*k*with the values 3, 4, 5, 6, 7 to find a_{3}, a_{4}, a_{5}, a_{6}, a_{7}.- a
_{3}= (-1)^{3}(3) = -3 - a
_{4}= (-1)^{4}(4) = 4 - a
_{5}= (-1)^{5}(5) = -5 - a
_{6}= (-1)^{6}(6) = 6 - a
_{7 }= (-1)^{7}(7) = -7

- a
- Add up the terms in Step 2 to get the sum: -3 + 4 + -5 + 6 + -7 = -5.

## Using summation notation: rectangles example (calculus)

Sigma notation can be used to evaluate **sums of rectangular areas**. You can think of the bounds of summation here as where your rectangles start, and where they end. **Example problem:** Evaluate the sum of the rectangular areas in the figure below. Use sigma notation:

Step 1: **Multiply the lengths** of the base **by the height** of each rectangle.

- 1 *
^{1}⁄_{3}=^{1}⁄_{3} - 1 *
^{1}⁄_{4}=^{1}⁄_{4} - 1 *
^{1}⁄_{5}=^{1}⁄_{5}

Step 2: **Add up the numbers **you calculated in Step 1: ^{1}⁄_{3} + ^{1}⁄_{4} + ^{1}⁄_{5} = ^{47}⁄_{60}. Step 3: **Write the summand** ^{1}⁄_{k} to the right of the sigma. The variables i, j, and k are usually used instead of x:

Step 4: **Write the place** where the summation ends at the top of Σ. This is a right-hand Riemann sum and so the measurement ends at the right of the last rectangle, at x = 5.

Step 5: **Write the place where the summation starts **at the bottom of Σ, after the index of summation (in this case, the index of summation is k). *That’s it!*

## Useful summation identities

- Adjusting summation bounds. Use when the data points in a set are not evenly spaced. For example, if you have a set of even numbers, you can adjust the summation bounds so that you only sum over even numbers.
- Finite geometric series — a geometric series is a sequence of numbers where each term is equal to the previous term multiplied by a constant value.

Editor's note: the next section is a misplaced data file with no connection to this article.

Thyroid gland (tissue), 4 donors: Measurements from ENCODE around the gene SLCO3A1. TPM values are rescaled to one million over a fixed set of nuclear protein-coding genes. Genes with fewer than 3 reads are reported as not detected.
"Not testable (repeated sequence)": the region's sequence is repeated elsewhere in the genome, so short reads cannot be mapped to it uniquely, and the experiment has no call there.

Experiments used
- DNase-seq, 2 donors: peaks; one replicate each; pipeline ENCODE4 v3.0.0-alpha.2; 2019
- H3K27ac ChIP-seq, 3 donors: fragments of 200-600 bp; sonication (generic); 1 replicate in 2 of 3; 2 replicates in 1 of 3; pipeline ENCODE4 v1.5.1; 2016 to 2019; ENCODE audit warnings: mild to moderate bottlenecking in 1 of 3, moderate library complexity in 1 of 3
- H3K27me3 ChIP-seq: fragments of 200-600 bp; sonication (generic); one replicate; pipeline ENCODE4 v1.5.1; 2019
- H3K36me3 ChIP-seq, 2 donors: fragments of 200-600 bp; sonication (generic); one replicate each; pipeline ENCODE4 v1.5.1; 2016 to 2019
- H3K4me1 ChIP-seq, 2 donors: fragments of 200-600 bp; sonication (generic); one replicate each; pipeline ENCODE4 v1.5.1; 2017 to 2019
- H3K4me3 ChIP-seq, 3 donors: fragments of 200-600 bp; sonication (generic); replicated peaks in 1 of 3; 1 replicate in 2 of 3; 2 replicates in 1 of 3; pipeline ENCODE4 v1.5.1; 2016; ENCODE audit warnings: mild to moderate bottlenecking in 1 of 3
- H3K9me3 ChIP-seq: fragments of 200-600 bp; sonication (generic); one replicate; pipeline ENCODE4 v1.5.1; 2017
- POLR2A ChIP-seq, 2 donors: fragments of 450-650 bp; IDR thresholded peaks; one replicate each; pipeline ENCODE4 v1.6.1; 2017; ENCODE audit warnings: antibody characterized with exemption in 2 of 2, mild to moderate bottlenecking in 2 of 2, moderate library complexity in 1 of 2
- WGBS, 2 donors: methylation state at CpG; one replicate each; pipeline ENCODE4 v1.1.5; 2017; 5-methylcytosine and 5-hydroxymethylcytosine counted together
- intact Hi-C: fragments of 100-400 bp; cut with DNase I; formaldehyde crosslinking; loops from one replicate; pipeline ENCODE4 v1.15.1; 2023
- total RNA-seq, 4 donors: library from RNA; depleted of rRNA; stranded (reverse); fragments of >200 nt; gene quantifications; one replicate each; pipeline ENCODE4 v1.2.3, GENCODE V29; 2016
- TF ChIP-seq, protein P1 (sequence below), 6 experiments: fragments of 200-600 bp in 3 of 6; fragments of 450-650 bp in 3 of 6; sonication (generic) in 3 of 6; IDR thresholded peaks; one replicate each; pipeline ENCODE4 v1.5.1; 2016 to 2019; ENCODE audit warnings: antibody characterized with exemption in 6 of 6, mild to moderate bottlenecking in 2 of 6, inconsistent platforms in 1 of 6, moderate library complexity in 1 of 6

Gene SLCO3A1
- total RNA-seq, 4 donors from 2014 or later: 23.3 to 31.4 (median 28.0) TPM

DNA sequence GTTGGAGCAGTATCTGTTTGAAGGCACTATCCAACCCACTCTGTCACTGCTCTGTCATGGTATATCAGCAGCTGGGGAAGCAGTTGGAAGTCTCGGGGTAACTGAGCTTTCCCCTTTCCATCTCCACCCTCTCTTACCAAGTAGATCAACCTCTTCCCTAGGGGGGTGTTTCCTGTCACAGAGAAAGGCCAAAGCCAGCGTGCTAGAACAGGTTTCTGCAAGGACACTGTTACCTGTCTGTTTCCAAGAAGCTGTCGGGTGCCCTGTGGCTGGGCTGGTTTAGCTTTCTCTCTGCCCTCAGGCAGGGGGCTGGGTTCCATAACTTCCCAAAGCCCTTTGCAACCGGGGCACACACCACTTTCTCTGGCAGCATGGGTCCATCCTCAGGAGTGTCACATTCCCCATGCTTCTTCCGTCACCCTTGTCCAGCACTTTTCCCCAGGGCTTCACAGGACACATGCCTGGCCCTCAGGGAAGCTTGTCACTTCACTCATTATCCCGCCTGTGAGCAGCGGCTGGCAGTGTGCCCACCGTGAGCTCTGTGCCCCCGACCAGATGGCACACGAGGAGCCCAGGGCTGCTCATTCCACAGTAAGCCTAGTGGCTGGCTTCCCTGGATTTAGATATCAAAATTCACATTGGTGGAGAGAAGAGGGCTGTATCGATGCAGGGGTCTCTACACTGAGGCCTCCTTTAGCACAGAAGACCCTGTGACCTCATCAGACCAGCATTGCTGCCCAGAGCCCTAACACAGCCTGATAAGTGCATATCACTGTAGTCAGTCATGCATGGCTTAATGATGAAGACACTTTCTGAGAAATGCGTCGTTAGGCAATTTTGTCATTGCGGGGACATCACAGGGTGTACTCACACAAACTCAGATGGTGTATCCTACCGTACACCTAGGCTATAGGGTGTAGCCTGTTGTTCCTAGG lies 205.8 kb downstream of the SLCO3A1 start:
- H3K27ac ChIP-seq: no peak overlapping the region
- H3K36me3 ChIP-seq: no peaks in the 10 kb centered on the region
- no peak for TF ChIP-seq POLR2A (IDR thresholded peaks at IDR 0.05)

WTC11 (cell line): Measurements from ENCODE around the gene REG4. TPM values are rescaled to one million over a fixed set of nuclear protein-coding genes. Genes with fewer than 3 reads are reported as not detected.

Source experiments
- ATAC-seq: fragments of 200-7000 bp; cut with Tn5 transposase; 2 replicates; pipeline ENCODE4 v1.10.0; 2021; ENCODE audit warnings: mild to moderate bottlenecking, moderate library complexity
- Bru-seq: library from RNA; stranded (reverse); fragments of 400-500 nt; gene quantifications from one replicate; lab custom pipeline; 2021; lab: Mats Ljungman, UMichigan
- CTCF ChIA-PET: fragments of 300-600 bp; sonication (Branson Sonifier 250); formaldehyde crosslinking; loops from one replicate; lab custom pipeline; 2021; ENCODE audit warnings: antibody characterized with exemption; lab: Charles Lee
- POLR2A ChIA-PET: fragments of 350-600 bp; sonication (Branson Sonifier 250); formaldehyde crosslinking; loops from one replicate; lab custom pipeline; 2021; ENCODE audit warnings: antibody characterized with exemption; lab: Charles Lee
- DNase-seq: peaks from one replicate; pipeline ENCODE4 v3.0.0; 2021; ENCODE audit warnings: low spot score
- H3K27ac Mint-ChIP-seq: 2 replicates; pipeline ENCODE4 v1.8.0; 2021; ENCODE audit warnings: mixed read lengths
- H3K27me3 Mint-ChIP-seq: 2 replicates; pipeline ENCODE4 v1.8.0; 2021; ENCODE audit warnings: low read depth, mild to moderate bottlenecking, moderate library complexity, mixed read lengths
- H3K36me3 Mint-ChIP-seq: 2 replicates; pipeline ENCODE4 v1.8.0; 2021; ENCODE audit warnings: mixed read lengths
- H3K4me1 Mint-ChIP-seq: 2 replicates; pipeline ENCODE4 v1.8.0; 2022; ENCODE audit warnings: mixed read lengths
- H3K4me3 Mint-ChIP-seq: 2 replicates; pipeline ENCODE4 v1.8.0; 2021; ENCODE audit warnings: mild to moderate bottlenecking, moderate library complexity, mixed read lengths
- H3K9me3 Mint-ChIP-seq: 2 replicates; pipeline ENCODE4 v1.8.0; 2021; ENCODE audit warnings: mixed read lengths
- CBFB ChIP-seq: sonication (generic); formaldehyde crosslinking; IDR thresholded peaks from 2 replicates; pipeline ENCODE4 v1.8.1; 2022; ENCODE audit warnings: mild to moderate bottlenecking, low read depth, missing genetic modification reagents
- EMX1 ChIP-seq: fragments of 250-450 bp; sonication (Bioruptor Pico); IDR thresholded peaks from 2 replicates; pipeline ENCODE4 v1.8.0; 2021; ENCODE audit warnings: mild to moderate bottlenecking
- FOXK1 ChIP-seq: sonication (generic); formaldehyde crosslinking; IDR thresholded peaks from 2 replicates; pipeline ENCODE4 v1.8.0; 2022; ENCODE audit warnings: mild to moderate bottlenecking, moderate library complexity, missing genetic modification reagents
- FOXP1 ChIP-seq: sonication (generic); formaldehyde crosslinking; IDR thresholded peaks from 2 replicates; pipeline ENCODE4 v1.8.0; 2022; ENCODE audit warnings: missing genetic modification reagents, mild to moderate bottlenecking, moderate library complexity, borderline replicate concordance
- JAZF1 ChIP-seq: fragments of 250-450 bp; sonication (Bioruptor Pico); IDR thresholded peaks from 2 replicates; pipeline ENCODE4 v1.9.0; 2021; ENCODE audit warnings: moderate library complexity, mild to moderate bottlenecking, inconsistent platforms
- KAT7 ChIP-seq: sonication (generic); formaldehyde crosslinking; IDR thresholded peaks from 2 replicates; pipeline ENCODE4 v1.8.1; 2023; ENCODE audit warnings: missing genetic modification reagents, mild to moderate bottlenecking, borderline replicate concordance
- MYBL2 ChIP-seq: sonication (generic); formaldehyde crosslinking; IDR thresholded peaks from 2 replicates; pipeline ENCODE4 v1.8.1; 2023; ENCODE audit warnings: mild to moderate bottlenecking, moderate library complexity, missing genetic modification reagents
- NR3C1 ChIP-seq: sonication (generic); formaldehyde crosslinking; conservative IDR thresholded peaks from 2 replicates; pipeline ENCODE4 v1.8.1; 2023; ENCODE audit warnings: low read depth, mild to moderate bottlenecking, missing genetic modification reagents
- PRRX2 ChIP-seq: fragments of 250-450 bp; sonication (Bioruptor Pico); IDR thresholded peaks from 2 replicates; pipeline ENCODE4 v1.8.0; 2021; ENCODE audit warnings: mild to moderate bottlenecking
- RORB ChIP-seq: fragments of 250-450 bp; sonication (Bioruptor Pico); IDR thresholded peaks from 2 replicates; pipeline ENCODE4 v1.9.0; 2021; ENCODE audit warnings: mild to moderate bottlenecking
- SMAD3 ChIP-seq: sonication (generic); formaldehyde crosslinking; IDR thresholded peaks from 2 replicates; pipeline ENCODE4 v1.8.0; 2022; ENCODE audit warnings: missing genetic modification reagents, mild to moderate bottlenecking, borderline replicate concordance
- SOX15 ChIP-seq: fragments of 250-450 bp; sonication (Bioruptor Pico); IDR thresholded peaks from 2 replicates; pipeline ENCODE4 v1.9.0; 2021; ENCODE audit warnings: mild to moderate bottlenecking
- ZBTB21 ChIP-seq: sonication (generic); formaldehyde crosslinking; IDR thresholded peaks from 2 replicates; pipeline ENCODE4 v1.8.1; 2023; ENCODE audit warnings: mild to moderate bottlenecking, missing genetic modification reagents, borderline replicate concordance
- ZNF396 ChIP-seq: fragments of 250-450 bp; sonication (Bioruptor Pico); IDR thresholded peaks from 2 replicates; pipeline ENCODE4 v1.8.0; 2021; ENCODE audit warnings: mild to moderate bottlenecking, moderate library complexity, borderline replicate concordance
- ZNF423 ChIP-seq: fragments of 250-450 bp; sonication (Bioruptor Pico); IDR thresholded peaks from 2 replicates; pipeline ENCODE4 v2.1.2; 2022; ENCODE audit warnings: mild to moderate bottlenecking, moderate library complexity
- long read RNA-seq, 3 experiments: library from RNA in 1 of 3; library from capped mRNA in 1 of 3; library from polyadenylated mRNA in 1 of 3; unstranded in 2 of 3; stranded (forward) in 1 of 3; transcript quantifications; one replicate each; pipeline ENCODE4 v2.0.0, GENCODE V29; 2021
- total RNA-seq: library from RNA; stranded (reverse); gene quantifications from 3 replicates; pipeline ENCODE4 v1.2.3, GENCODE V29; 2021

- Factor out a constant. This can make the summation easier to calculate.
- Gauss’s identity: expresses a sum in terms of a smaller number of sums.
- Infinite geometric series (only valid when −1 < x < 1).
- Sum of squares: expresses the sum of the squares of a set of numbers in terms of a smaller number of sums. For example, we can express the sum of the squares of all the numbers from 1 to 10 as ∑k10 (k2 + k) = (10 * 11 * 21) / 6 = 385.
- Summation of a constant: explains what to do with a constant (as in example #2 earlier in this article).
- Splitting a sum: splits sums into two or more parts for easier calculation.

## What is a Sigma Function?

The “sigma function” may refer to:

## As a Sum of Positive Divisors

In number theory, the Sigma Function (denoted σ(n) or Σ(n)) of a positive integer is the sum of the positive divisors of n. For example, the number 3 has two positive divisors (1, 3) with a sum of 1 + 3 = 4. So: σ(3) = 4. A few more examples:

- σ(6) = (1 + 2 + 3) = 6,
- σ(12) = (1 + 2 + 3 + 4 + 6) = 16,
- σ(15) = (1 + 3 + 5) = 9.

Interestingly, the sigma function for any prime number is just that number plus one. That’s because primes are only divisible by itself and one.

## The Weierstrass Sigma Function

The **Weierstrass sigma function**, usually denoted σ(z), is used in complex analysis and elliptic function theory (an elliptic function is a doubly periodic function). It was named after German mathematician Karl Weierstrass (October 1815 – 19 February 1897) and appeared in several of his works. The Weierstrass elliptic functions, which includes sigma, are in a relatively simple form and are also called *p-functions*, with a stylized letter P: ℘. The Weiestrass Sigma function is defined as:

- σ(z) is an odd function of z. Odd functions are symmetrical about the origin.
- σ(z) is an entire function.